National Spinach Day

March 26th is National Spinach Day! Spinach contains many helpful nutrients, but it is especially high in iron, Vitamin K, Vitamin C, and Vitamin A.

Iron is an important building block in our blood. It helps move oxygen from the lungs to the rest of the body. If you don’t have enough iron, it could lead to anemia, which may make you feel tired and short of breath. 

Vitamin K helps maintain healthy bones. It also plays an important role in healing wounds or cuts. If you don’t have enough Vitamin K, it could prevent your scratches and bruises from healing properly. 

Vitamin A helps with eyesight, growth, and development, so it’s especially important for kids to get the right amount! It also plays an important role in keeping many of our organs working properly. Most Americans get enough Vitamin A, but it’s still important to keep track and make sure you are getting enough.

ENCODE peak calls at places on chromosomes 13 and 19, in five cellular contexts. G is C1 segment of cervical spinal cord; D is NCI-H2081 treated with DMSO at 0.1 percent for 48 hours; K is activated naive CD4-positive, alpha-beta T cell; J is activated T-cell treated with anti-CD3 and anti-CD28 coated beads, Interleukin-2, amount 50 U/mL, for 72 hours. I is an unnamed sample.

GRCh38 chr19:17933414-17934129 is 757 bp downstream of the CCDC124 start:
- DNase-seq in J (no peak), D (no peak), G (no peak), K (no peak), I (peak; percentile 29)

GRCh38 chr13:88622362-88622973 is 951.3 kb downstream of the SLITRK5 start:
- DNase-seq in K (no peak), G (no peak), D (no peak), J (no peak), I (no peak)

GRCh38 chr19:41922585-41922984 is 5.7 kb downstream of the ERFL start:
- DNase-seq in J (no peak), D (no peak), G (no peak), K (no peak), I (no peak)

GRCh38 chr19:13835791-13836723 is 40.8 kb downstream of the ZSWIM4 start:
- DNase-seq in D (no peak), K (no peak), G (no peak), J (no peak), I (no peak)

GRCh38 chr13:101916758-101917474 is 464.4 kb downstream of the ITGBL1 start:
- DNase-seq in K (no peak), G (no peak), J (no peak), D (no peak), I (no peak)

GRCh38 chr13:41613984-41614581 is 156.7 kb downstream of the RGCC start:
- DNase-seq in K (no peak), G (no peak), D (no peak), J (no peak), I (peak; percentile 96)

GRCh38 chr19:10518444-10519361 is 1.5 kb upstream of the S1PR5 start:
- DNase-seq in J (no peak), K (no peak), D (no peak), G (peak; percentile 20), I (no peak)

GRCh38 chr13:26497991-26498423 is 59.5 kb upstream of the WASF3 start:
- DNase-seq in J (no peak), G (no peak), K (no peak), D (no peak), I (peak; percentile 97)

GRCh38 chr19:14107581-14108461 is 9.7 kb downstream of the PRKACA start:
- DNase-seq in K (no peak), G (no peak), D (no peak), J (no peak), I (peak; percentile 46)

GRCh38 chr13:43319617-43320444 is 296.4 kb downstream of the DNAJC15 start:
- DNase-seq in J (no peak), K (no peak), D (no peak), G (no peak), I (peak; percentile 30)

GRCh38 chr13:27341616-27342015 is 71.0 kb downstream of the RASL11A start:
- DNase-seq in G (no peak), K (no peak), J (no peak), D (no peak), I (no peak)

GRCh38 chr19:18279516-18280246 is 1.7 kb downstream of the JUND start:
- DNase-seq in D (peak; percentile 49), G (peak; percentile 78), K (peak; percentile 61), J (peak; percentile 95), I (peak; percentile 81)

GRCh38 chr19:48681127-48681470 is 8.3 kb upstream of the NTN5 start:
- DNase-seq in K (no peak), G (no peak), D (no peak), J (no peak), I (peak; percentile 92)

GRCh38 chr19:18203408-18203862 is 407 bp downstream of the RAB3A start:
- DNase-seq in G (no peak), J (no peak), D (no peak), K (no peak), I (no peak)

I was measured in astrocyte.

Vitamin C is another important building block in the body that is needed for healthy bones, skin, cartilage, and blood vessels. It also helps build your immune system, and it helps our bodies absorb iron! If you don’t have enough Vitamin C, you could develop scurvy, which can cause bruising, fatigue, and rashes.

All in all, spinach is a great food to work into your diet to help you get the nutrients you need to stay strong and healthy! It can be eaten raw in salads or sandwiches; blended and added to smoothies or dips; cooked into soups, sauces, and casseroles; or cooked and eaten as a side dish! Feel free to give this spinach omelet recipe a try!

*If you are worried about getting the right amount of nutrients in your diet, or if you are experiencing any worrying symptoms, talk with your doctor.

Sources: Dietary Guidelines and BBCgoodfood


© 2021 North Carolina Cooperative Extension
Expanded Food and Nutrition Education Program (EFNEP)

North Carolina State University
Agricultural and Human Sciences Department

Cooperative Extension at North Carolina Agricultural and Technical State University
College of Agriculture and Environmental Sciences (CAES)